Variable annuity sales reached a new record high in the 2nd quarter of 2006, with new sales of $40.8 billion, 8.5% over 1st quarter new sales of $37.6 billion, which was itself a high water mark. Year-to-date new sales of $78.5 billion represents a 22% gain over mid-year 2005 sales, putting the industry on track to exceed $150 billion in annual sales this year.

Compared to 2005 year-to-date sales, the top 5 companies by percentage change in year-to-date 2006 sales were Fidelity with a 192% increase; Genworth Financial, up 64%; Pacific Life, higher by 57%; Jackson National up 52%; and John Hancock with a 50% increase in new sales.

The combination of a 12% gain in sales volume and the acquisition of Travelers moved MetLife into the top spot for both the 2nd quarter and the year-to-date period, ahead of second ranked TIAA-CREF. Pacific Life had the largest jump in ranking, moving from number 10 in the prior year-to-date period to the number 6 slot at the midpoint of 2006.

The top 5 non-group contracts continue to be a stable bunch. In the year-to-date period ending June 30, the top selling non-group variable annuity was John Hancock’s Venture III, an L-share (3-year surrender charge) product that offers a “for life” guaranteed minimum withdrawal benefit, with $3.1 billion in new sales and 3.9% market share. Behind the Venture III contract were the Retirement Advisor Advantage Plus from RiverSource Annuities (Ameriprise), with $2.6 billion in new sales and a 3.4% share; Jackson National’s Perspective II, with $2.2 billion and a 2.9% share of the VA market; Pacific Life’s Innovations Select at $2.2 billion with a 2.8% share; and AXA Equitable’s Accumulator Elite 2004 variable annuity with $1.9 billion in new sales and a market share of 2.4%.

Industry assets are up 5.4% as of June 30, increasing to $1,263.2 billion from $1,198.4 billion as of the end of 2005. On a quarter over quarter basis, assets are up just 0.2% from $1,260.6 billion on March 31, 2006. Industry assets continue to concentrate in equities, particularly large capitalization domestic equities. As of June 30, 60% of VA assets were concentrated in large cap sub-accounts and the general accounts of the insurers, at 39.1% and 20.9% respectively.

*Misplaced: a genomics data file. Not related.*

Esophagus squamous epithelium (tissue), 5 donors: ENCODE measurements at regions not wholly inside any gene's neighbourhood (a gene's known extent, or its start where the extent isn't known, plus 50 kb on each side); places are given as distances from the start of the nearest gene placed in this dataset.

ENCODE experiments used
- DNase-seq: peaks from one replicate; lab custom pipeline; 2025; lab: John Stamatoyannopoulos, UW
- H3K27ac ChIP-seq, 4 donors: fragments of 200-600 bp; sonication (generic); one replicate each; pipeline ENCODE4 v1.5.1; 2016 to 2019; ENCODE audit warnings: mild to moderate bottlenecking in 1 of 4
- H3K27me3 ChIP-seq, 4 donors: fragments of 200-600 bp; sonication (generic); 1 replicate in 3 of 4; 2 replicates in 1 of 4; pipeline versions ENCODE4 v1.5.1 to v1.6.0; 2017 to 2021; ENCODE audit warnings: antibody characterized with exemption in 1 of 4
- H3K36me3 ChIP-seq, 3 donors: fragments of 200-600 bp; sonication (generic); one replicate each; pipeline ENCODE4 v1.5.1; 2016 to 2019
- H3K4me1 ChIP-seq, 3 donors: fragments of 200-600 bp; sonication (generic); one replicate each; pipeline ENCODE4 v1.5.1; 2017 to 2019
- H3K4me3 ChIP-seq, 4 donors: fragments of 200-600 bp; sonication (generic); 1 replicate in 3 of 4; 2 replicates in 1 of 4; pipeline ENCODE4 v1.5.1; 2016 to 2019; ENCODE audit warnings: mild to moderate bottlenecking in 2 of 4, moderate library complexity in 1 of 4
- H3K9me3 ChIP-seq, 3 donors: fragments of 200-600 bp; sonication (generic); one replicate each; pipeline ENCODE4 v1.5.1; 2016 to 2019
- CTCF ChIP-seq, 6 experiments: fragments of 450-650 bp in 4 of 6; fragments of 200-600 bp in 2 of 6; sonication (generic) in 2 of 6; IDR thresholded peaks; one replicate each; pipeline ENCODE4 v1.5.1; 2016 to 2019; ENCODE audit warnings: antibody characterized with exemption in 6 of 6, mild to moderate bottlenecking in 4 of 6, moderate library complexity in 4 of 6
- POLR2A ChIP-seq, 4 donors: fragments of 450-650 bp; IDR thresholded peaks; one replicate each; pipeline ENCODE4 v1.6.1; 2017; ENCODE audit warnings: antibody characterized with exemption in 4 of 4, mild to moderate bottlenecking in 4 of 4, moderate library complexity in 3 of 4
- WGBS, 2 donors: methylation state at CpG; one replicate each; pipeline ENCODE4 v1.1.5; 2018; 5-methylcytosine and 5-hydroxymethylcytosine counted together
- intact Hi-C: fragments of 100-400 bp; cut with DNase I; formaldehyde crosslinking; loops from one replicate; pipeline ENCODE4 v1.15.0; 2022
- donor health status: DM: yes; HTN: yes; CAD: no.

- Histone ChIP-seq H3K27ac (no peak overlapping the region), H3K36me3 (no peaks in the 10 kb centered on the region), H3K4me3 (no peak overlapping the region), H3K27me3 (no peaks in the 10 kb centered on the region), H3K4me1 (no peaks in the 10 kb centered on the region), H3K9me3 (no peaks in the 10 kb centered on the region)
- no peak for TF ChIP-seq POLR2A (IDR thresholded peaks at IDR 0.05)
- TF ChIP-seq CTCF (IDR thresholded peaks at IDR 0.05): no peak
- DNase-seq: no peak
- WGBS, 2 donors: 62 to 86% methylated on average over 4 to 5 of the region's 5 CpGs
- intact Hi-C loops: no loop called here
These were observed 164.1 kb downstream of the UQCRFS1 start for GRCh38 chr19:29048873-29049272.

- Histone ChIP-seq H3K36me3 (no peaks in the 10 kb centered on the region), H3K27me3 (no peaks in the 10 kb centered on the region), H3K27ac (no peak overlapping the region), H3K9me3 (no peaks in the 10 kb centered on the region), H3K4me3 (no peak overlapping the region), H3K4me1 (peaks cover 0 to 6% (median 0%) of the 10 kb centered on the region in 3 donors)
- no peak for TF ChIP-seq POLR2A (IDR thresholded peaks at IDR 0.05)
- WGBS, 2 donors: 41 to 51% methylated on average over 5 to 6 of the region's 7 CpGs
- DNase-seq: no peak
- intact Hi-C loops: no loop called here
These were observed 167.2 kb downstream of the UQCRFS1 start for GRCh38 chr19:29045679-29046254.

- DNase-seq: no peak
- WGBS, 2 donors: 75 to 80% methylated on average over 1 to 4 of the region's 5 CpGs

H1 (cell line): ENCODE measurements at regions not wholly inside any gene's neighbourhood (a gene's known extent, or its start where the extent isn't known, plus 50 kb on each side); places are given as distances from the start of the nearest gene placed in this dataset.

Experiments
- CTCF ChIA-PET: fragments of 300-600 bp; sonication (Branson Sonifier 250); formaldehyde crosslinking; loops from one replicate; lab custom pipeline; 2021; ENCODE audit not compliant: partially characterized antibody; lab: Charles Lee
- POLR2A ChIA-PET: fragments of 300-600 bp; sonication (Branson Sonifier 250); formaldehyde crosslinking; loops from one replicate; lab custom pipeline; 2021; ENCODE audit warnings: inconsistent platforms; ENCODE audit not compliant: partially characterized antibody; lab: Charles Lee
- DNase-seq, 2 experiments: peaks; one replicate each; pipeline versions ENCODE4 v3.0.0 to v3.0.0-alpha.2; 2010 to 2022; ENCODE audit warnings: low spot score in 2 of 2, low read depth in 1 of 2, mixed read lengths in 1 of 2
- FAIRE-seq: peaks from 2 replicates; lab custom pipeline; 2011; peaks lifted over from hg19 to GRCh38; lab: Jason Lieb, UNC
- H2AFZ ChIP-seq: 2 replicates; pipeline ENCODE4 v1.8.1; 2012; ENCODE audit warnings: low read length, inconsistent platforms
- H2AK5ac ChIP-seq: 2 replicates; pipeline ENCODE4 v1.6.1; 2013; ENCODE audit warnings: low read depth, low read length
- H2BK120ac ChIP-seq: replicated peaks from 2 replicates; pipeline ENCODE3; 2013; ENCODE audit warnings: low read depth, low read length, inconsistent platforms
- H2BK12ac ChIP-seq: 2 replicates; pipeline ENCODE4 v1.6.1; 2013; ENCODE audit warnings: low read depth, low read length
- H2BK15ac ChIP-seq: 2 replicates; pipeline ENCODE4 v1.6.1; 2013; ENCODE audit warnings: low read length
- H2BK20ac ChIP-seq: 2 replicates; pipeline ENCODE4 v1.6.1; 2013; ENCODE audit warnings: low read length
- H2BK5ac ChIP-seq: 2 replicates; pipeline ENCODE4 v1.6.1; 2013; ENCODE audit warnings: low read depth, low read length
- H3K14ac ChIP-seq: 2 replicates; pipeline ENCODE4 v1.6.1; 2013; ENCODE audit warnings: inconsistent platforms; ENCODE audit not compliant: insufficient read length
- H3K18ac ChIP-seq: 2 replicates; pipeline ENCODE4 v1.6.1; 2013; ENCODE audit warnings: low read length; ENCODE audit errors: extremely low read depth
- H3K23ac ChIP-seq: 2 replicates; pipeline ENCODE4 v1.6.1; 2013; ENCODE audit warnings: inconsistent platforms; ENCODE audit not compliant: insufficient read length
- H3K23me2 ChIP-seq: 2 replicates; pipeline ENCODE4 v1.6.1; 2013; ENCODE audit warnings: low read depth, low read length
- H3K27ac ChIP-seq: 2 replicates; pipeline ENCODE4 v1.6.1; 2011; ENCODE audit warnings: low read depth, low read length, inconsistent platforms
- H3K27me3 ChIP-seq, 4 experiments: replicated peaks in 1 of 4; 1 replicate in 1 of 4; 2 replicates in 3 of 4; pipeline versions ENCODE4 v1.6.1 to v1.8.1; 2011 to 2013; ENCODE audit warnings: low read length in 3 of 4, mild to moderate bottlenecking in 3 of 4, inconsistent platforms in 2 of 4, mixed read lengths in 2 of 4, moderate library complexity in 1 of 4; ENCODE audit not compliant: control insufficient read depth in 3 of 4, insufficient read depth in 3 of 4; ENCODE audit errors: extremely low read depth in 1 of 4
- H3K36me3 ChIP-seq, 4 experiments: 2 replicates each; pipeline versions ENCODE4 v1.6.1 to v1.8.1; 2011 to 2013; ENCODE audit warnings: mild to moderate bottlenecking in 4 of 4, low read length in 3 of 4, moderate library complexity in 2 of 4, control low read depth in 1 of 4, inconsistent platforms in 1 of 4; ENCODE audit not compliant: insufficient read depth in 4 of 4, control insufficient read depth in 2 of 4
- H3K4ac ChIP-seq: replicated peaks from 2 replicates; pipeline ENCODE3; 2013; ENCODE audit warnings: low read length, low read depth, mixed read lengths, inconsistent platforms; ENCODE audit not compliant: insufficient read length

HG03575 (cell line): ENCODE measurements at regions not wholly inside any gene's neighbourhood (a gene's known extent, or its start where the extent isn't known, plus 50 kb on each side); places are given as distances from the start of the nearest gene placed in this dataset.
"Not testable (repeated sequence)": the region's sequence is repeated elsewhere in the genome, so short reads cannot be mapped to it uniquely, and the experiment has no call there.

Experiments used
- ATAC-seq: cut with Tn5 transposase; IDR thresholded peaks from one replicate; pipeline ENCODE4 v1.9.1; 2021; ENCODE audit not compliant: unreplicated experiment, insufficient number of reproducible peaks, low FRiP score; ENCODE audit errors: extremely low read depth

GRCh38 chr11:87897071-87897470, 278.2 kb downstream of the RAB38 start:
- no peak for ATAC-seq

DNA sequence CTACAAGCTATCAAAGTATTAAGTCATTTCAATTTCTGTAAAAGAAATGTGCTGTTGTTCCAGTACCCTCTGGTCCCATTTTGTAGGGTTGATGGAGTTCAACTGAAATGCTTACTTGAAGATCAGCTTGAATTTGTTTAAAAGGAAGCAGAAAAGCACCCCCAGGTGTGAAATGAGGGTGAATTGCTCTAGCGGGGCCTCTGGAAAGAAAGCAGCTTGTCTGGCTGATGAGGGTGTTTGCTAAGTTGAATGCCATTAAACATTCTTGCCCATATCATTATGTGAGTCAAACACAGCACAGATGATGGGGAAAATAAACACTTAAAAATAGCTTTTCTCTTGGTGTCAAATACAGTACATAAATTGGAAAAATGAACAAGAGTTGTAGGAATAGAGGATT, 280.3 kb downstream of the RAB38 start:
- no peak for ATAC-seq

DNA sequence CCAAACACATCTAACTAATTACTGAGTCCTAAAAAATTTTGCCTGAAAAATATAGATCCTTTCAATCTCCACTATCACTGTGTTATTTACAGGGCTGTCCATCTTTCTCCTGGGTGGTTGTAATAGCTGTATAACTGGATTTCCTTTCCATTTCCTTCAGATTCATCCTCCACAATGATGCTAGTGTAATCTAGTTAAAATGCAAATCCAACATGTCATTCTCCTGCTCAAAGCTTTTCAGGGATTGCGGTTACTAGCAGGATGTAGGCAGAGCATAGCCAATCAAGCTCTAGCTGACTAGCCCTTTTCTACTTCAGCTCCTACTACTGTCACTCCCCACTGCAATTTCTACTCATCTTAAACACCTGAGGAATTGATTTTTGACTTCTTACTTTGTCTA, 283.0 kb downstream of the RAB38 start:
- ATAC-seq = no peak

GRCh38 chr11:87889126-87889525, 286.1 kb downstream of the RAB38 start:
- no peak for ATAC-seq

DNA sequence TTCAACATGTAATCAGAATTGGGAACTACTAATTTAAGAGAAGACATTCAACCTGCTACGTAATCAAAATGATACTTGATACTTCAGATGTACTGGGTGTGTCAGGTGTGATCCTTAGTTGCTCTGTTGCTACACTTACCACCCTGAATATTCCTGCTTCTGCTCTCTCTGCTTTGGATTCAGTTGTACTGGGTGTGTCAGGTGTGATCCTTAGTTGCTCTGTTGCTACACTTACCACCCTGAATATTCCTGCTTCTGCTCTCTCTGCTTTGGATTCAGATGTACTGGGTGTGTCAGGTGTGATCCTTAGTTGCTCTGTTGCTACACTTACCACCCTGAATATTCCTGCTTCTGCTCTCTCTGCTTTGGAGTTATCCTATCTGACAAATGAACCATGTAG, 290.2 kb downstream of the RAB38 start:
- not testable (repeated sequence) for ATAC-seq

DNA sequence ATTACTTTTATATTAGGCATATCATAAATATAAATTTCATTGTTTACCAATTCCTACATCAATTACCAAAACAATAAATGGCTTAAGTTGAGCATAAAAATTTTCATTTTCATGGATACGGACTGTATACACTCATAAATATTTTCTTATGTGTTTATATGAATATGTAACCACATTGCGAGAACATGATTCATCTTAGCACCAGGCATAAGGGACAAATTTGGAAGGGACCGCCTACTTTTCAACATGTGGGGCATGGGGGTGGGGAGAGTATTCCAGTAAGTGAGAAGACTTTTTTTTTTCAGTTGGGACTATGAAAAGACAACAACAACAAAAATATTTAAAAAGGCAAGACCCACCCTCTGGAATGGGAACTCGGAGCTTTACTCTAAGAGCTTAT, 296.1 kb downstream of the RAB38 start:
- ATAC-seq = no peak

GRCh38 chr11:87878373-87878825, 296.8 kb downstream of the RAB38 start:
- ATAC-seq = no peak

Investment in allocation investment options–a category that includes the fund of fund sub-accounts often required when electing certain living benefit options–continued to increase. At the end of 2005, allocation sub-accounts had an 8.8% share of total assets, vs. a 9.4% share as of the end of June. The share of assets in these investment types can be expected to continue to grow rapidly as living benefit guarantees continue to appeal to growing numbers of investors in or near retirement.

Net flows in 2006, while not large enough to be considered definitive evidence of a significant increase in new money being attracted to variable annuities, are certainly much improved from 2005 levels. Year-to-date net flow is estimated at $15.2 billion vs. $10 billion as of the year-to-date period ending June 30, 2005, a 52% increase on a nominal basis. Net flows were 19.5% of 6/30/06 year-to-date new sales, vs. 15.5% of 6/30/05 year-to-date new sales.

While a little less rosy a picture than the comparison of net flows on an absolute basis, a 24.8% increase in net flow relative to new sales still represents healthy growth, albeit with net flows still much lower than new sales. This situation forces the acceptance of 1 of 2 explanations: either exchanges are such a large part of industry sales that the ratio of net flows to new money is actually much higher than implied by the calculation used here, or surrenders plus benefit payments are extremely high.

So why have VA sales increased so dramatically in 2006? As the mostly B-share contracts sold in 2000 come completely out of their surrender charge period at the same time as a lot of L-shares sold in subsequent years, increased exchange activity is almost certainly accounting for some of the increase, and perhaps a great deal of it. But there continues to be growing anecdotal evidence (such as favorable comments in the popular press) that variable annuity products are having increasing appeal, mostly due to living benefits, which is certainly not news.

With sales hitting record levels this year in the midst of a great deal of uncertainty about investment returns and overall economic conditions, postulating that the appeal of living benefits is being fueled by this uncertainty makes intuitive sense, especially given the increasingly favorable demographic environment for annuity products in general.

The industry is entering a new era for variable annuities, one in which income, rather than accumulation, is the primary driver of sales, and the demand will be skewed toward those groups of retirees and near-retirees that seek the seemingly oxymoronic simple complexity. A variable annuity product representing multiple asset classes and protecting against loss with a living benefit is inherently complex, and the companies with the products, and perhaps more importantly the people, that can deliver not only the product, but also the concept, effectively and simply will be the winners.